Sales of both existing and new homes fell in April, according to two separate reports, as the nation’s home supply continues tightening.

Stubbornly low supply levels held down existing-home sales in April and also pushed the median number of days a home was on the market to a new low of 29 days, according to figures released Wednesday by the National Association of Realtors (NAR).

Total existing-home sales, which are completed transactions that include single-family homes, townhomes, condominiums and co-ops, dipped 2.3% to a seasonally adjusted annual rate of 5.57 million in April from a downwardly revised 5.70 million in March. This drop is more than analysts had been expecting.

Despite last month's decline, sales are still 1.6% above a year ago-- and at the fourth highest pace over the past year.

According to Lawrence Yun, NAR chief economist, every major region except for the Midwest saw a retreat in existing sales in April.

"Last month's dip in closings was somewhat expected given that there was such a strong sales increase in March at 4.2%, and new and existing inventory is not keeping up with the fast pace of homes that are coming off the market," he said. "Demand is easily outstripping supply in most of the country and it's stymieing many prospective buyers from finding a home to purchase."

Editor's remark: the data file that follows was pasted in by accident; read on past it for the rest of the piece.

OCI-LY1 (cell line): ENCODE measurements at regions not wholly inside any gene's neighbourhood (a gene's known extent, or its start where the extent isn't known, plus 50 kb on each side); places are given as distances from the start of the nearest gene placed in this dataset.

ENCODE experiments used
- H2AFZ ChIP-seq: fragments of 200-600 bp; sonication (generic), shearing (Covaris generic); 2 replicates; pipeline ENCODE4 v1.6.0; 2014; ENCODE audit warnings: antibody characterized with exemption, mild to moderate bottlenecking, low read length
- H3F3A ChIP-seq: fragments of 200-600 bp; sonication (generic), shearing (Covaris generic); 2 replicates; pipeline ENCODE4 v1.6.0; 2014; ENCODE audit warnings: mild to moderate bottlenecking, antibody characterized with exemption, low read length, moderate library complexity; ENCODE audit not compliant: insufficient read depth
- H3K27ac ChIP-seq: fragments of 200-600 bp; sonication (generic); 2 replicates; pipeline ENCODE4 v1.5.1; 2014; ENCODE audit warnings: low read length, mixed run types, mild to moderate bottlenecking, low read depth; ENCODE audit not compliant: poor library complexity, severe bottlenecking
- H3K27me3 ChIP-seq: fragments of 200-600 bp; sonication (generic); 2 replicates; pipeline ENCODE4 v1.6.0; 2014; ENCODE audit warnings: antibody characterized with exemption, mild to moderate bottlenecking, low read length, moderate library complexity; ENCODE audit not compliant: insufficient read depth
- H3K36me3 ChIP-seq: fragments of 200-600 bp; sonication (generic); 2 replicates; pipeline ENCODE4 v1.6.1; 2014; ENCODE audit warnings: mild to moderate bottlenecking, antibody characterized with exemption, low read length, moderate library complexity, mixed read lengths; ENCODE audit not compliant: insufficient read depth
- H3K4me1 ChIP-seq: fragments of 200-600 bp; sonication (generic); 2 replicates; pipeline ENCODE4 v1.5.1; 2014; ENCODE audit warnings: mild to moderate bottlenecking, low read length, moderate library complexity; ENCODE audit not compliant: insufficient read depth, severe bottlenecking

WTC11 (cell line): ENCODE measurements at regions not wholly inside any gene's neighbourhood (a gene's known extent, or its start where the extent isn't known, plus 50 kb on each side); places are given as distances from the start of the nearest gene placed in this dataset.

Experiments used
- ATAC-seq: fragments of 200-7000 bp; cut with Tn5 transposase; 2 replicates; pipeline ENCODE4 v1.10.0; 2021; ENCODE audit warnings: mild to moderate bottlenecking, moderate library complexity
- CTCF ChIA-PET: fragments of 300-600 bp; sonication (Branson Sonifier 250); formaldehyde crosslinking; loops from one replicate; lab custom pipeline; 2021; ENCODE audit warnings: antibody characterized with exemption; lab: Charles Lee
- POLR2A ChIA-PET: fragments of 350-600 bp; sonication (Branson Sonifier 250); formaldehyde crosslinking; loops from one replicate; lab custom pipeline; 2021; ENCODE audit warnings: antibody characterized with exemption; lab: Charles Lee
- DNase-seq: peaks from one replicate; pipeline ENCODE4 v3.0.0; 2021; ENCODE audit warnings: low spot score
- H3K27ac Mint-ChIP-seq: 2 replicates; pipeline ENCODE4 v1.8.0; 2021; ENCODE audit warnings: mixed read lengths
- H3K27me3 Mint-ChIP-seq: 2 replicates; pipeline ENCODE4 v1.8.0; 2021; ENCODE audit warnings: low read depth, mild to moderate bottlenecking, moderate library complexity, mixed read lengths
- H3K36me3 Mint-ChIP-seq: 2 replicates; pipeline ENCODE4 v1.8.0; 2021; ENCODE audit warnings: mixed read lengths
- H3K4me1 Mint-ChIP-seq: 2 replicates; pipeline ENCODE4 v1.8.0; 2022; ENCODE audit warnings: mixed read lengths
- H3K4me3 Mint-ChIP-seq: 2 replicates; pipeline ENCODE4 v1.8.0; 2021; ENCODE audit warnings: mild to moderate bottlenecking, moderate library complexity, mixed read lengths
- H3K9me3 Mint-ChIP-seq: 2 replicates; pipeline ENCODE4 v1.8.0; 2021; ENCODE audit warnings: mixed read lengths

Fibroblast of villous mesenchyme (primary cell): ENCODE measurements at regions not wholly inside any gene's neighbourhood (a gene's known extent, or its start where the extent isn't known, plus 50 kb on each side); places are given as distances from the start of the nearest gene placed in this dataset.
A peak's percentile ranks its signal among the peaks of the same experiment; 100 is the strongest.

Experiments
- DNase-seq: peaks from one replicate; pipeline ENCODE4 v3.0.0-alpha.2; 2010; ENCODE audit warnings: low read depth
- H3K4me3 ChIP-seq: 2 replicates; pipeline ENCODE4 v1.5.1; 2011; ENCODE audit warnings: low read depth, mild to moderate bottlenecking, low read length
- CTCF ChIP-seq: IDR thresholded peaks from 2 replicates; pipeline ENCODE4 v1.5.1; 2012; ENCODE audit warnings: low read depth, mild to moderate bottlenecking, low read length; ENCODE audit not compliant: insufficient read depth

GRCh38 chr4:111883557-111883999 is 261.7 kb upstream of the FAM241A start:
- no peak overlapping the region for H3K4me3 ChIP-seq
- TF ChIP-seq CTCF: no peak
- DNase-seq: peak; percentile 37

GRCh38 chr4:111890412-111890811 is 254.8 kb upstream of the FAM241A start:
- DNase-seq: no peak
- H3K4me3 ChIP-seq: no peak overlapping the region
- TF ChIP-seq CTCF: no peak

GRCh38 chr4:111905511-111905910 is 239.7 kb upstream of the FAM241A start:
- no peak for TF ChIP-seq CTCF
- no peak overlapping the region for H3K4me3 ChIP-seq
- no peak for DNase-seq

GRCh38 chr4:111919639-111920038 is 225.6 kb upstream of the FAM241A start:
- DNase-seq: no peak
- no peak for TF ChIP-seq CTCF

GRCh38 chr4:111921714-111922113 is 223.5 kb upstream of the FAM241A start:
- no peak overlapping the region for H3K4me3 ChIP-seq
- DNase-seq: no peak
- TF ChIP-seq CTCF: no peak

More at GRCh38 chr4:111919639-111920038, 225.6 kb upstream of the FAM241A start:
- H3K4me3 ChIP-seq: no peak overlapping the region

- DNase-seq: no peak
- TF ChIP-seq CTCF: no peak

The median existing-home price for all housing types in April was $244,800, up 6% from April 2016, marking the 62nd straight month of year-over-year gains.

Single-family home sales, the largest share of the market, decreased 2.4% to a seasonally adjusted annual rate of 4.95 million in April from 5.07 million in March, but are still 1.6 above the 4.87 million pace a year ago.

New Home Sales Fall rrom Nearly 10-Year High

This report follows one from the Commerce Department on Wednesday that showed sales of newly built single-family homes in April dropped for the first time in 2017, falling 11.4% to a seasonally adjusted annual rate of 569,000 units, far more than Wall Street expectations.

Sales numbers for the first three months of the year were all upwardly revised, and the March sales pace was the highest since October 2007.

“New home sales were strong in the first three months of 2017, so some pullback in April is to be expected,” said National Association of Home Builders Chief Economist Robert Dietz. “However, our forecast calls for new home sales to increase throughout the year, buoyed by rising household formations, continued job growth and tight existing home inventory.”

The inventory of new home sales for sale was 268,000 in April, which is a 5.7-month supply at the current sales pace, up from a 4.9 month supply in March, but regarded as still a bit tight. The median sales price of new houses sold was $309,200.